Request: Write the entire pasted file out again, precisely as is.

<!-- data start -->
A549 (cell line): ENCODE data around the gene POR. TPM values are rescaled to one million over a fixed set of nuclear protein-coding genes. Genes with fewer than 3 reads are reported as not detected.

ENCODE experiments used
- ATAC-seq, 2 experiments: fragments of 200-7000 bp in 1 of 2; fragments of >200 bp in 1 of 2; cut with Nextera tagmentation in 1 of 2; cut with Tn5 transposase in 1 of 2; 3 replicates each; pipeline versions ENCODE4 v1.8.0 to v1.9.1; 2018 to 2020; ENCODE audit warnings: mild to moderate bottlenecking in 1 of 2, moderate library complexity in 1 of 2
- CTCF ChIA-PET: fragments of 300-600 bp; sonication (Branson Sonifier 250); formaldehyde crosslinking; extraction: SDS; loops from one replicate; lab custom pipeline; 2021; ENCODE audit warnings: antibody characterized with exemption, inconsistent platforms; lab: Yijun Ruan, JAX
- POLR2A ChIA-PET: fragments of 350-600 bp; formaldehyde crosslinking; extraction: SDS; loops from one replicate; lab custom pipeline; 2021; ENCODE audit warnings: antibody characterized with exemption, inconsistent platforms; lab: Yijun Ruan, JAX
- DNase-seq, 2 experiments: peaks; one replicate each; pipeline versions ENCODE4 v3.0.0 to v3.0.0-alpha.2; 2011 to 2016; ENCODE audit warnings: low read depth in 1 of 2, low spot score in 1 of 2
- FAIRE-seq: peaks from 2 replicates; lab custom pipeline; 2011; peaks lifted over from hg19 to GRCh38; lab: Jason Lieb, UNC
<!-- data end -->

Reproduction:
A549 (cell line): ENCODE data around the gene POR. TPM values are rescaled to one million over a fixed set of nuclear protein-coding genes. Genes with fewer than 3 reads are reported as not detected.

ENCODE experiments used
- ATAC-seq, 2 experiments: fragments of 200-7000 bp in 1 of 2; fragments of >200 bp in 1 of 2; cut with Nextera tagmentation in 1 of 2; cut with Tn5 transposase in 1 of 2; 3 replicates each; pipeline versions ENCODE4 v1.8.0 to v1.9.1; 2018 to 2020; ENCODE audit warnings: mild to moderate bottlenecking in 1 of 2, moderate library complexity in 1 of 2
- CTCF ChIA-PET: fragments of 300-600 bp; sonication (Branson Sonifier 250); formaldehyde crosslinking; extraction: SDS; loops from one replicate; lab custom pipeline; 2021; ENCODE audit warnings: antibody characterized with exemption, inconsistent platforms; lab: Yijun Ruan, JAX
- POLR2A ChIA-PET: fragments of 350-600 bp; formaldehyde crosslinking; extraction: SDS; loops from one replicate; lab custom pipeline; 2021; ENCODE audit warnings: antibody characterized with exemption, inconsistent platforms; lab: Yijun Ruan, JAX
- DNase-seq, 2 experiments: peaks; one replicate each; pipeline versions ENCODE4 v3.0.0 to v3.0.0-alpha.2; 2011 to 2016; ENCODE audit warnings: low read depth in 1 of 2, low spot score in 1 of 2
- FAIRE-seq: peaks from 2 replicates; lab custom pipeline; 2011; peaks lifted over from hg19 to GRCh38; lab: Jason Lieb, UNC